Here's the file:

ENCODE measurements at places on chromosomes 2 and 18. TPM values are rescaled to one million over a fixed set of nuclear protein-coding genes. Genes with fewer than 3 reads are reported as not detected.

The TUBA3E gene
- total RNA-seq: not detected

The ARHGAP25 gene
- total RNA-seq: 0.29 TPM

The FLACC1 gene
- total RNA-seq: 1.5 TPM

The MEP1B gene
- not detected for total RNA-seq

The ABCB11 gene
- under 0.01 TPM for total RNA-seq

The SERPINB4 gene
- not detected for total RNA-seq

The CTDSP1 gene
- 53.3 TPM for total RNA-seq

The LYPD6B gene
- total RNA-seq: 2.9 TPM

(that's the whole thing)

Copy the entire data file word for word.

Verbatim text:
ENCODE measurements at places on chromosomes 2 and 18. TPM values are rescaled to one million over a fixed set of nuclear protein-coding genes. Genes with fewer than 3 reads are reported as not detected.

The TUBA3E gene
- total RNA-seq: not detected

The ARHGAP25 gene
- total RNA-seq: 0.29 TPM

The FLACC1 gene
- total RNA-seq: 1.5 TPM

The MEP1B gene
- not detected for total RNA-seq

The ABCB11 gene
- under 0.01 TPM for total RNA-seq

The SERPINB4 gene
- not detected for total RNA-seq

The CTDSP1 gene
- 53.3 TPM for total RNA-seq

The LYPD6B gene
- total RNA-seq: 2.9 TPM